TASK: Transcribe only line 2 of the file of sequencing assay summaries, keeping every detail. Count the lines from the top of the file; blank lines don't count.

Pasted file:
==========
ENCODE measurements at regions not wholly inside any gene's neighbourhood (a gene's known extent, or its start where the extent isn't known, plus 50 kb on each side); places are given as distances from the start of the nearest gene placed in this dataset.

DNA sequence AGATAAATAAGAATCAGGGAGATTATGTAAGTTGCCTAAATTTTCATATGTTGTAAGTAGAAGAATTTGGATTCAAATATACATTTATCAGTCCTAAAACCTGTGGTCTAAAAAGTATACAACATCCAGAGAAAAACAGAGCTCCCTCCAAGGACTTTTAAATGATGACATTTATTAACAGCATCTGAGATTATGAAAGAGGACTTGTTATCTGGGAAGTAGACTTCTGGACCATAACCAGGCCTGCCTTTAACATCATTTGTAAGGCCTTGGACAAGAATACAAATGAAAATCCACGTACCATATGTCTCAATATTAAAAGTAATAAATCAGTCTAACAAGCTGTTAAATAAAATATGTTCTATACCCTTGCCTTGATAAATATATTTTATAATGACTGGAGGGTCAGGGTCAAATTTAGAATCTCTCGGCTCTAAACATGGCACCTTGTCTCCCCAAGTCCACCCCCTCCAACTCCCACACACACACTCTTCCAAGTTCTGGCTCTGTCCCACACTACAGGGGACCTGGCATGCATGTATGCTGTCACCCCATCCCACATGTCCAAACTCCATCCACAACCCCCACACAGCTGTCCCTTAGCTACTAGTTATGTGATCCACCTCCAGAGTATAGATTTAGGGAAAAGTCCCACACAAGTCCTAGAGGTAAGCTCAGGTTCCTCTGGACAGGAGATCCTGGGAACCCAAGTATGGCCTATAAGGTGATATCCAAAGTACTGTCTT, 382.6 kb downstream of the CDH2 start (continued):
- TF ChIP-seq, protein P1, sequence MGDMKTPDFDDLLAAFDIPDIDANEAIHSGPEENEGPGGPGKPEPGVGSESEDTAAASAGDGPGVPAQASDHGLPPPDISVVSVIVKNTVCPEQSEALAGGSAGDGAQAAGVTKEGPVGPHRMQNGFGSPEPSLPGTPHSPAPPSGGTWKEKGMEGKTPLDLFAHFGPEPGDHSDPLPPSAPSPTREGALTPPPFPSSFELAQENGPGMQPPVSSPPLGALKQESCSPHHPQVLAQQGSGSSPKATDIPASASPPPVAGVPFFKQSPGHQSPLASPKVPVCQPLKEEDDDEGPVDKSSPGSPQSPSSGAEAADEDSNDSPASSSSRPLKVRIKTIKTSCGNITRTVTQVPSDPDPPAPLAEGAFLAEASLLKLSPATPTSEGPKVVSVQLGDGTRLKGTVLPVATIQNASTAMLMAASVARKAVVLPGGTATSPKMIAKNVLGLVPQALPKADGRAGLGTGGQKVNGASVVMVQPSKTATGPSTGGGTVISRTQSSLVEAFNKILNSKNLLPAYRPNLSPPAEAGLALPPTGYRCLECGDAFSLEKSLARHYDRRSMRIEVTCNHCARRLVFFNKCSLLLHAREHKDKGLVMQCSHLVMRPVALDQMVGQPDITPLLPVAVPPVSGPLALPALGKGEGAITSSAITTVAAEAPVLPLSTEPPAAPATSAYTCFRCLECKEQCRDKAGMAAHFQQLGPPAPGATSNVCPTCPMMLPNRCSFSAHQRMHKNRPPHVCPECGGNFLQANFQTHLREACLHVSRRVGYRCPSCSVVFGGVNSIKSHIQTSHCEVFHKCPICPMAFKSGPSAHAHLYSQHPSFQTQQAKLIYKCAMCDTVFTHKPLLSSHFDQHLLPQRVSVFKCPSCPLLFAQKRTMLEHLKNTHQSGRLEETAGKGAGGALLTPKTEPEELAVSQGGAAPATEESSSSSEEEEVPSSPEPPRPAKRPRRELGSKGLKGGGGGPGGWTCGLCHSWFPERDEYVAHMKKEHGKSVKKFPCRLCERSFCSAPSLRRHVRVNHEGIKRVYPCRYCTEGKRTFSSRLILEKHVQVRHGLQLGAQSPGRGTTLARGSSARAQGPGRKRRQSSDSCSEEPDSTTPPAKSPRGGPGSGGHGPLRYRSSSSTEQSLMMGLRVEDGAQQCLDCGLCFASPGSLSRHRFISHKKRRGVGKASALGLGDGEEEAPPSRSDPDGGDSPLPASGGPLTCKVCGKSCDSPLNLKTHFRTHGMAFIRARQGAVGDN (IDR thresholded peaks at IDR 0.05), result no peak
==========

DNA sequence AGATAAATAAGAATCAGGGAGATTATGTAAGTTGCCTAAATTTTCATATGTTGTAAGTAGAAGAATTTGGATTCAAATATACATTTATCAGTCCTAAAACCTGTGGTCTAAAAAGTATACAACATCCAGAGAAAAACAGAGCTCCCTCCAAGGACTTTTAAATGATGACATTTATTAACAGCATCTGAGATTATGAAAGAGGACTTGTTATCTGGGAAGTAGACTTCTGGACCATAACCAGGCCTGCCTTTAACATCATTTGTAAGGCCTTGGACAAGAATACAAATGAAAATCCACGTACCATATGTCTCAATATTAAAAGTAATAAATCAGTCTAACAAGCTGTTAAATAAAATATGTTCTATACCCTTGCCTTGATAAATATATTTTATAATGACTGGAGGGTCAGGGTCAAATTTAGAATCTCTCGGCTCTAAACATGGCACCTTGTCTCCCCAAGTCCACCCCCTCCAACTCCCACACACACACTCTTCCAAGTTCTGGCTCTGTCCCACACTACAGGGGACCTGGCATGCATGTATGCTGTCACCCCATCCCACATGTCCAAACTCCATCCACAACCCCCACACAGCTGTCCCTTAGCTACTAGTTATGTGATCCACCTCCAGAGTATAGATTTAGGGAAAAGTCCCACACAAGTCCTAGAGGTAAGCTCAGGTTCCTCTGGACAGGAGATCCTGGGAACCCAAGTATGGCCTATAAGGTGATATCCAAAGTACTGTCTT, 382.6 kb downstream of the CDH2 start (continued):